Thursday, April 27, 2017

USA: California: Problem With Too Much Variable Renewable Energy in Golden State?

Is the Duck Sinking? (Energy Institute at Haas)

by Catherine Wolfram, Cora Jane Flood Professor of Business Administration at the Haas School of Business, Co-Director of the Energy Institute at Haas, and a Faculty Director of The E2e Project

As of last spring, the projections in the duck curve were materializing on schedule, as Meredith’s blog post described. During 2016, however, utility-scale solar PV capacity in the state grew by another 50%. As a result, net load in the middle of the day on a recent Sunday (April 9) bottomed out at 10,000 MW (see the green line in the graph below), instead of the 14,000 MW projected for 2017 in the forecast duck (the dark orange line labeled “2017” in the graph above).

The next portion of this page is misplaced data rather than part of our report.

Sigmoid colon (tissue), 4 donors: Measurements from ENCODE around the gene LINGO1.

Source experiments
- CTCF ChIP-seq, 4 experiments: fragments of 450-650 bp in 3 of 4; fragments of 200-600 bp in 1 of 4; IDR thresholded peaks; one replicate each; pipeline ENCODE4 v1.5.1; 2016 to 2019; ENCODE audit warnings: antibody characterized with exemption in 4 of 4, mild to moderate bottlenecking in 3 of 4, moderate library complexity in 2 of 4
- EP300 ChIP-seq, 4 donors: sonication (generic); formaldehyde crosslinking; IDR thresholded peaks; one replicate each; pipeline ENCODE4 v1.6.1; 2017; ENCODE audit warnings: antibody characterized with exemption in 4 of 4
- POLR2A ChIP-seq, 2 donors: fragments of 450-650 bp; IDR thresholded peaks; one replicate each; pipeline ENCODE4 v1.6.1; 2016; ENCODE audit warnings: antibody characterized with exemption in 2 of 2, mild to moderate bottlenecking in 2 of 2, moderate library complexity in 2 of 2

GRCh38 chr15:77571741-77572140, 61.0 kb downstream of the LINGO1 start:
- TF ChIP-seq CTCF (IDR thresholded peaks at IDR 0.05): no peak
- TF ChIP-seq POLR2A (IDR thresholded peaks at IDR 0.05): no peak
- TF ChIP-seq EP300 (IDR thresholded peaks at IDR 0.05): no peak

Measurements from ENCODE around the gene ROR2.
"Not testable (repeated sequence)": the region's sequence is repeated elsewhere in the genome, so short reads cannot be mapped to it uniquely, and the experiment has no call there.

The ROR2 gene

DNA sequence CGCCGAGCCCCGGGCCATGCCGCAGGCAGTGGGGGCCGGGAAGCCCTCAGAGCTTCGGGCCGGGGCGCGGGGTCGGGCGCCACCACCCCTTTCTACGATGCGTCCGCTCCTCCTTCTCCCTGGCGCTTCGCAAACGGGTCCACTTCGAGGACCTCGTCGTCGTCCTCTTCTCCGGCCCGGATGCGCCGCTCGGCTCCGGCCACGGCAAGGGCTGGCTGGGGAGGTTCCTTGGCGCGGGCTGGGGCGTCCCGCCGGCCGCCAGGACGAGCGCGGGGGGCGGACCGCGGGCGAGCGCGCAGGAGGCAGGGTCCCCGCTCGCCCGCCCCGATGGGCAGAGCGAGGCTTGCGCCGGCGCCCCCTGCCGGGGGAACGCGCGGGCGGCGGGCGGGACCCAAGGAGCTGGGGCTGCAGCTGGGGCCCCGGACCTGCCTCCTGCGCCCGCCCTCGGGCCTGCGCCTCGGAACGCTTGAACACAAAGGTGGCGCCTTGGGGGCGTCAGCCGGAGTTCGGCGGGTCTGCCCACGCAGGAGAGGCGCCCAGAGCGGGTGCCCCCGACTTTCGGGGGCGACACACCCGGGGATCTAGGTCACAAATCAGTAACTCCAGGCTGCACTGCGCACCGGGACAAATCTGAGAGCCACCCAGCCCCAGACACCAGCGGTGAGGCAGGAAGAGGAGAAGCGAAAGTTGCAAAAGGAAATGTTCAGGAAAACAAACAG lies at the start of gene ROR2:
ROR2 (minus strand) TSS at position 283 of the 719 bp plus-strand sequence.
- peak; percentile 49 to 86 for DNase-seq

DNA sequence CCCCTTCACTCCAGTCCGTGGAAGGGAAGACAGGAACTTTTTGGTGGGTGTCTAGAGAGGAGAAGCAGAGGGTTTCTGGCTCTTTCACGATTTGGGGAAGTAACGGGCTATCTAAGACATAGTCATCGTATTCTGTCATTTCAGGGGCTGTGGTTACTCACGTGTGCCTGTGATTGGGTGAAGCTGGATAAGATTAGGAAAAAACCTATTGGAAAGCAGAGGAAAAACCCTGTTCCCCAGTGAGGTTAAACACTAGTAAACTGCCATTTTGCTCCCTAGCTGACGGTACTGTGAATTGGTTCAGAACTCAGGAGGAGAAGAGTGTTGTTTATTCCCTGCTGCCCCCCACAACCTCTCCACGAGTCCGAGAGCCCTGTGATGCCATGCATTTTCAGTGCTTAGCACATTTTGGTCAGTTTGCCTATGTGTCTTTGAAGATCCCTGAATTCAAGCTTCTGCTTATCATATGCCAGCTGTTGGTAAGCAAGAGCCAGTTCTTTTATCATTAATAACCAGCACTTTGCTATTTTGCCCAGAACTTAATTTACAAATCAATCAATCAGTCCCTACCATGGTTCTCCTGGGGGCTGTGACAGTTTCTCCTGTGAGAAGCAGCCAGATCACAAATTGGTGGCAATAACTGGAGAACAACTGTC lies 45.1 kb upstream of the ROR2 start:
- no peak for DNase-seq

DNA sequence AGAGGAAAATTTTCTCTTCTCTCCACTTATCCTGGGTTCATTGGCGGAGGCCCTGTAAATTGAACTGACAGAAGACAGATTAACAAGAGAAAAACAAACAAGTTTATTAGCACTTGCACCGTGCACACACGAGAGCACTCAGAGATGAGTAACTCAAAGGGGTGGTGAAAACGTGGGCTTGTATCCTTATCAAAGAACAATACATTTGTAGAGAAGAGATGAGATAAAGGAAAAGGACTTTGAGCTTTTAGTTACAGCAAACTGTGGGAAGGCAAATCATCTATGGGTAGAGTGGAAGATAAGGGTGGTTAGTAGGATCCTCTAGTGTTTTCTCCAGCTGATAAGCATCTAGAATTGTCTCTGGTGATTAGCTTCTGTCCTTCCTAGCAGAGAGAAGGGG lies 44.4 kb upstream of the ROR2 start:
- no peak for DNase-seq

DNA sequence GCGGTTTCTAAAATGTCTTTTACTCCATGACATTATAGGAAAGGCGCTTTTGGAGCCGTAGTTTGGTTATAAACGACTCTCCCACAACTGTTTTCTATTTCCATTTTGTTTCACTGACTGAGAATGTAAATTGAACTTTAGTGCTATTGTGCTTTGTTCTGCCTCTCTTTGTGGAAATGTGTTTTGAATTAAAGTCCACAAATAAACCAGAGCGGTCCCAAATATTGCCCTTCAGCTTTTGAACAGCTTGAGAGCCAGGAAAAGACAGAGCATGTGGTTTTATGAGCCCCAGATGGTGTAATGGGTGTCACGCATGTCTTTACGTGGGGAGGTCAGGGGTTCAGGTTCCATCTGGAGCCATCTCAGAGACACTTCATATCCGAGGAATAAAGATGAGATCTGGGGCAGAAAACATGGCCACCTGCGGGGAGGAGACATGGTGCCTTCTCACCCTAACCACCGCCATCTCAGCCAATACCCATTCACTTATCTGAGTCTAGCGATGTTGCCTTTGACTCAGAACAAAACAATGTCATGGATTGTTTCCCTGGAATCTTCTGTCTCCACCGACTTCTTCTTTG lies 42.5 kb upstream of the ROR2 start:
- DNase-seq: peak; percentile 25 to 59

[For reference, on April 9 geothermal provided a constant, steady baseload supply of 22,473 MWh]

All the solar and hydropower have led to a new phenomenon – negative prices in the middle of the day. The blue line in the graph above depicts day-ahead prices for Sunday, April 9 in Southern California. For comparison purposes, the red line depicts day-ahead prices at the same location on the second Sunday in April 2012. Looks like another version of the duck, albeit drawn by a preschooler, and this time with price on the vertical axis.

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